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The World’s First Electric Fishing Boat

10 November 2015

The World’s First Electric Fishing Boat

Norwegian boat builder Selfa Arctic is now supplying the world’s first electric fishing boat. 

Diab says the boat has been ordered by the Norwegian fishing company Øra and will be included in its fishing operations from September 2015. It claims that almost all structural components of the boat are made in Divinycell H.

According to DIAB, the official name of the world’s first electric fishing boat is Selfa El-Max 1099. It is powered by a Corvus battery system, integrated with a Siemens propulsion system, and can rely entirely on battery power during a 10-hour working day. This enables a 100% emission-free operation. The vessel also produces less noise and vibration that a traditional fishing boat. With a generator installed onboard, the vessel has no constraints in terms of reach. Whilst being docked, it can be charged via a 63 Amps 220V course, taking approximately six to eight hours to charge.

“We have been working on this electric boat design for some time, and Corvus batteries are part of the design solution. Their innovative battery technology enables the vessel to meet the needed performance specifications, that is, to operate electrically for a full fishing day,” says Erik Lanssen, President and CEO of Selfa Arctic.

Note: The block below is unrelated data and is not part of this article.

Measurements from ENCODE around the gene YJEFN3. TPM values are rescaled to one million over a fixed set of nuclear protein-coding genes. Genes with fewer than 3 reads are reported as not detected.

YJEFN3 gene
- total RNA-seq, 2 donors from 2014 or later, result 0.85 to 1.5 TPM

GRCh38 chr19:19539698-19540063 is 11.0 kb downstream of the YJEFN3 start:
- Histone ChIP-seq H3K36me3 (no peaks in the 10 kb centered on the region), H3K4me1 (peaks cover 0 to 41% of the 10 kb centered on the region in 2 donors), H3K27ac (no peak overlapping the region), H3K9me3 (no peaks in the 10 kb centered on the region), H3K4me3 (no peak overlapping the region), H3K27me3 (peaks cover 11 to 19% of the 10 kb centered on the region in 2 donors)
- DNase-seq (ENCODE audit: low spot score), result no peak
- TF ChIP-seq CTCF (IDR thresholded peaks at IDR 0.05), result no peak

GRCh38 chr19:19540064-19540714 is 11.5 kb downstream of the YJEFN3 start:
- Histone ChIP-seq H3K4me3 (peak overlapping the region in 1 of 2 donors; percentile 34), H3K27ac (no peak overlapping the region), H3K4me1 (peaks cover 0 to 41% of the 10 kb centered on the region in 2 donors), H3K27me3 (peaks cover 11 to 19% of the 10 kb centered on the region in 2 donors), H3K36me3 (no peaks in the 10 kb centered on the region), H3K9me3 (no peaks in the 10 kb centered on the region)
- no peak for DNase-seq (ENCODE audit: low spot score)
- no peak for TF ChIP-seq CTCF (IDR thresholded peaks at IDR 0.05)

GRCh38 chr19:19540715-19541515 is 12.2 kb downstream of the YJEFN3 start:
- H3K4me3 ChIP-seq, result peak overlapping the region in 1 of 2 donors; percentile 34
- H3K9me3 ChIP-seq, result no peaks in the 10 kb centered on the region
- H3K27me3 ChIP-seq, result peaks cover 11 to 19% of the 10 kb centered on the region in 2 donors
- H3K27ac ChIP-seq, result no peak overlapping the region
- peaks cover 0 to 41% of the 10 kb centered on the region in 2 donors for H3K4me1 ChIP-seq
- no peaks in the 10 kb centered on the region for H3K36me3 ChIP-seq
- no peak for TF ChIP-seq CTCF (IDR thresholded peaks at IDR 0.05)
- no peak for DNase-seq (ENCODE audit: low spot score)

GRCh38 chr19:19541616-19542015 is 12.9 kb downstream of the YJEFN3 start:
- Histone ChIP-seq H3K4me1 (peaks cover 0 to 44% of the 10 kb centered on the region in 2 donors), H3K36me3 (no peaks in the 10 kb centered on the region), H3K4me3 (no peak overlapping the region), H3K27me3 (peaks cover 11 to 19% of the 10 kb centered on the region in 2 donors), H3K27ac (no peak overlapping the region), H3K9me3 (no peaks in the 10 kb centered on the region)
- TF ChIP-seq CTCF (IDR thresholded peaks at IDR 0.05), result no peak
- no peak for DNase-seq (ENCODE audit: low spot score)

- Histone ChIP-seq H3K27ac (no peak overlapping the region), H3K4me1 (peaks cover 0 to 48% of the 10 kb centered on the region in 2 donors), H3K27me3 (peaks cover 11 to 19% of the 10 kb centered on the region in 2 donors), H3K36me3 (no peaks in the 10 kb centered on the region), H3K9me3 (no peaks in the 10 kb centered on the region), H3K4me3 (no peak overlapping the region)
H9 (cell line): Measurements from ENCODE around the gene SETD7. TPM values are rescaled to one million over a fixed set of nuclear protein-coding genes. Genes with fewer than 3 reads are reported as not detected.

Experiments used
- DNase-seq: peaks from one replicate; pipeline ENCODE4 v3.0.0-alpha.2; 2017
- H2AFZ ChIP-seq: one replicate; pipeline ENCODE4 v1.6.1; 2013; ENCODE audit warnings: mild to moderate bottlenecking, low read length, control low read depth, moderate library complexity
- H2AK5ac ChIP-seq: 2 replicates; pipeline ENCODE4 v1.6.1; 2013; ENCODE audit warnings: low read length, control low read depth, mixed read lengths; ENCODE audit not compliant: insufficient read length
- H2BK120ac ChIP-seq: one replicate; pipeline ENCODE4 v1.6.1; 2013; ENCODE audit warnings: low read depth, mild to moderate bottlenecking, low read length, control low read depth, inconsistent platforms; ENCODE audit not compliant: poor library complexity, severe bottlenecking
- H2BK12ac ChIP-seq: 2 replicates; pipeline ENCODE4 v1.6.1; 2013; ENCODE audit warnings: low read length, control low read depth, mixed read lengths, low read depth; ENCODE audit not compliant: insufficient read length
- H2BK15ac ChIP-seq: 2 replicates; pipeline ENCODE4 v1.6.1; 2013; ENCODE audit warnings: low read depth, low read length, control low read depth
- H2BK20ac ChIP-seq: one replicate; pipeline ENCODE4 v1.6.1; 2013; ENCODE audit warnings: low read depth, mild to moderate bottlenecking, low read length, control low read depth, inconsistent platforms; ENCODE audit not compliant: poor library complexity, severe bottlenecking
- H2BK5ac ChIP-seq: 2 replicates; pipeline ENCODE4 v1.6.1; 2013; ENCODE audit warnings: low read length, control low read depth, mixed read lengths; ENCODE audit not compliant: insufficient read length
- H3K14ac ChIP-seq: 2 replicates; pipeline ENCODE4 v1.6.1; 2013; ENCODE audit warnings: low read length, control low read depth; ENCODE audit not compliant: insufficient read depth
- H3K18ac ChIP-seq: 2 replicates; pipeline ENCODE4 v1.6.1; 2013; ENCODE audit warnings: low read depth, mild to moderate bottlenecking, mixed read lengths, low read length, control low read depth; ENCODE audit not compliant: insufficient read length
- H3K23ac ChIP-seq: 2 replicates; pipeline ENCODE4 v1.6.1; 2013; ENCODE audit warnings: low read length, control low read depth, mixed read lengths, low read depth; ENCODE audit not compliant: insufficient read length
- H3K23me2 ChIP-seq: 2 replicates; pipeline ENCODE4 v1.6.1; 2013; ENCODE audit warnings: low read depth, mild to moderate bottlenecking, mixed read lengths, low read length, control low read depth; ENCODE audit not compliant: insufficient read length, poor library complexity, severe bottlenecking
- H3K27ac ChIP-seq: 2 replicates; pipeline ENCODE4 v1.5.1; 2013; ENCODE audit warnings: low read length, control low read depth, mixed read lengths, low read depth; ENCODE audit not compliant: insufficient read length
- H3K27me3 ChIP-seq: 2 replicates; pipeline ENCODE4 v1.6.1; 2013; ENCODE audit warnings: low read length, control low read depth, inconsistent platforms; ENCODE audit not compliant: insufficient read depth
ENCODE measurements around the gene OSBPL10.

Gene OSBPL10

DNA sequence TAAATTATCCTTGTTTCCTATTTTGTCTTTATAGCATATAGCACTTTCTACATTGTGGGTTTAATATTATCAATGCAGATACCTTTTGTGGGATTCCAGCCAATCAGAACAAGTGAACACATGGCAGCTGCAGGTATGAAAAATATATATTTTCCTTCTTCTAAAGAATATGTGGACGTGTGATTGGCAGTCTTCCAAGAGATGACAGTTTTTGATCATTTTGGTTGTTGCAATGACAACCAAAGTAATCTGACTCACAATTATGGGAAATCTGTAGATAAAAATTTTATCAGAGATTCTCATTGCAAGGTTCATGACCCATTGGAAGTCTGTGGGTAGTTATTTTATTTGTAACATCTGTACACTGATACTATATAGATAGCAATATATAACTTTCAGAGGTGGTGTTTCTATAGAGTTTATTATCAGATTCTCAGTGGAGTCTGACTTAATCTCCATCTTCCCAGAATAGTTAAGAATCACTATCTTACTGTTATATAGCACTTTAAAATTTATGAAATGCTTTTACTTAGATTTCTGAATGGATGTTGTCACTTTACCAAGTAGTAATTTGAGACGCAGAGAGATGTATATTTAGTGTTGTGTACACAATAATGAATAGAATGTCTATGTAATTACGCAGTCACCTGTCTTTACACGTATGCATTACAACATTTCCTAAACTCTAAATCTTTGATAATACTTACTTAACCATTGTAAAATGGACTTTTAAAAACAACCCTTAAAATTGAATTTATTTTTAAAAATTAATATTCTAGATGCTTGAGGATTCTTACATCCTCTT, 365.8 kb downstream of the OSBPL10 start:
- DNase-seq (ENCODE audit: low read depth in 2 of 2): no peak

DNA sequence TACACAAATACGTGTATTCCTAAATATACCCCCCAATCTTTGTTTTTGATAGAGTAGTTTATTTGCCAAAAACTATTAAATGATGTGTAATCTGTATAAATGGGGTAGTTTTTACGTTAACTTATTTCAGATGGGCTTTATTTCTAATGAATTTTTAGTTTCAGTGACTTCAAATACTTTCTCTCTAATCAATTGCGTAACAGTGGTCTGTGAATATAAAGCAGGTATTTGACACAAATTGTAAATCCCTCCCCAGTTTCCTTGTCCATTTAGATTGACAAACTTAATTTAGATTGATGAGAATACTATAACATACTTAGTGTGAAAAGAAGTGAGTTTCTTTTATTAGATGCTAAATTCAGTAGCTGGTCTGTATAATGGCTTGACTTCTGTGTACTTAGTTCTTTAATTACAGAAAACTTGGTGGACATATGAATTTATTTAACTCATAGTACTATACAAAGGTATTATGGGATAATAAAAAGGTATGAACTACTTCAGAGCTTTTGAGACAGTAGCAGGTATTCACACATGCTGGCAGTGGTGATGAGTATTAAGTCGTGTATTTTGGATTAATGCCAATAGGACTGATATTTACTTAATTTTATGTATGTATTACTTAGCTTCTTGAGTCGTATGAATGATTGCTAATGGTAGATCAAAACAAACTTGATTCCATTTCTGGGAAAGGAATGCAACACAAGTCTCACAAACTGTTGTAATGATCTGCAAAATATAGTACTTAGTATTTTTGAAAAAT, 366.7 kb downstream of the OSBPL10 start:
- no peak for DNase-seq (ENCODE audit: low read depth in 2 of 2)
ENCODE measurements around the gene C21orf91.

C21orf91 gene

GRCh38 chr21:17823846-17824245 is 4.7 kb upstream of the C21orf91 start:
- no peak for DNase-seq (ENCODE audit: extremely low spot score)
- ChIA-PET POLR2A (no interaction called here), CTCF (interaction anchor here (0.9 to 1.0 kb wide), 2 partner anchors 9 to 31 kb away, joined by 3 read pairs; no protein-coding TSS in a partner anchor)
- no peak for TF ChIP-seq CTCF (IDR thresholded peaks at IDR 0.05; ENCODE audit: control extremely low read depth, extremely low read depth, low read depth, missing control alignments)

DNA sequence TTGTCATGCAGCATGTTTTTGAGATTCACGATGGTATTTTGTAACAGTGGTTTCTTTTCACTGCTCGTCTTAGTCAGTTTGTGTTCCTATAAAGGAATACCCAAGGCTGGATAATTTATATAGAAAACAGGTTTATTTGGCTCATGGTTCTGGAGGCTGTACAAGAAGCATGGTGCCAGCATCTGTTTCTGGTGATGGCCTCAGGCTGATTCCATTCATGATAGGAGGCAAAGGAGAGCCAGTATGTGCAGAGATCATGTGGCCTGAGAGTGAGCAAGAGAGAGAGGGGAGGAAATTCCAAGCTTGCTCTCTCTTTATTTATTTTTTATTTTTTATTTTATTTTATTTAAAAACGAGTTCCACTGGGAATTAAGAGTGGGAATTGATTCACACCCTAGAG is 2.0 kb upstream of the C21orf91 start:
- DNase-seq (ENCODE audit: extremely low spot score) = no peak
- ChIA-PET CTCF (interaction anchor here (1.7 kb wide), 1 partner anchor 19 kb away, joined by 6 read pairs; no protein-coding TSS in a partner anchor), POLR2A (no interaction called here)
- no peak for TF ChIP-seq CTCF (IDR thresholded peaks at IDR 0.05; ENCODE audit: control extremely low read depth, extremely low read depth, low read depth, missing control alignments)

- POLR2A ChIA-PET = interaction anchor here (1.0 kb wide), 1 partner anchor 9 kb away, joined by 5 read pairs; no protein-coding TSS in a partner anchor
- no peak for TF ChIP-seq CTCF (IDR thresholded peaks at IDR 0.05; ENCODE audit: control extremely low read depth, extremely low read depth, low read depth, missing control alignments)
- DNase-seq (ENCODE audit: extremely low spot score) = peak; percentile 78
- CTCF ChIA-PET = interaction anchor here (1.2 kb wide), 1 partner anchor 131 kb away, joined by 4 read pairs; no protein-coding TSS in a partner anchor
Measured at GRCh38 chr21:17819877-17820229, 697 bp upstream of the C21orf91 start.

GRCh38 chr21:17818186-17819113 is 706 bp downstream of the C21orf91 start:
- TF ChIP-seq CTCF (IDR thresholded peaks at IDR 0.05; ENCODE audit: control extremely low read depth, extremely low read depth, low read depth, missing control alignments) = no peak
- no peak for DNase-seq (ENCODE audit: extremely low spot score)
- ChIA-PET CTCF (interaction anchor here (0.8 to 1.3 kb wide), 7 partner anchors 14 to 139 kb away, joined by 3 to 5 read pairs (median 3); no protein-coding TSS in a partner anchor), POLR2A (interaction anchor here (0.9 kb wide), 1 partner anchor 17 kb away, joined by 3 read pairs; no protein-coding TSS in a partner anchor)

DIAB explains that, practically, all structural components of Selfa El-Max 1099 are made of Divinycell H. For the bottom of the hull, Selfa uses Divinycell H130 due to its excellent screw retention. The superstructure is built in Divinycell H60 to minimise weight and keep the center of gravity as low as possible. Selfa Arctic receives the Divinycell material in precut pieces, which saves a lot of valuable time for the constructors.

Electrifying smaller Norwegian fishing boats could, according to a report prepared by the Norwegian Seafood Research Fund (FHF), reduce Norway’s yearly carbon dioxide emission by 80,000 tons.

Selfa El-Max 1099 will be part of a research project funded by FHF and the Research Council/MAROFF. The project, which will be managed by SINTEF in Tromso, will map the energy consumption and continue to develop the propulsion solution. The vessel is partially financed by Innovation Norway–Troms and was presented to the Norwegian Prime Minister Erna Solberg in August 2015.

 


Photo provided by Diab





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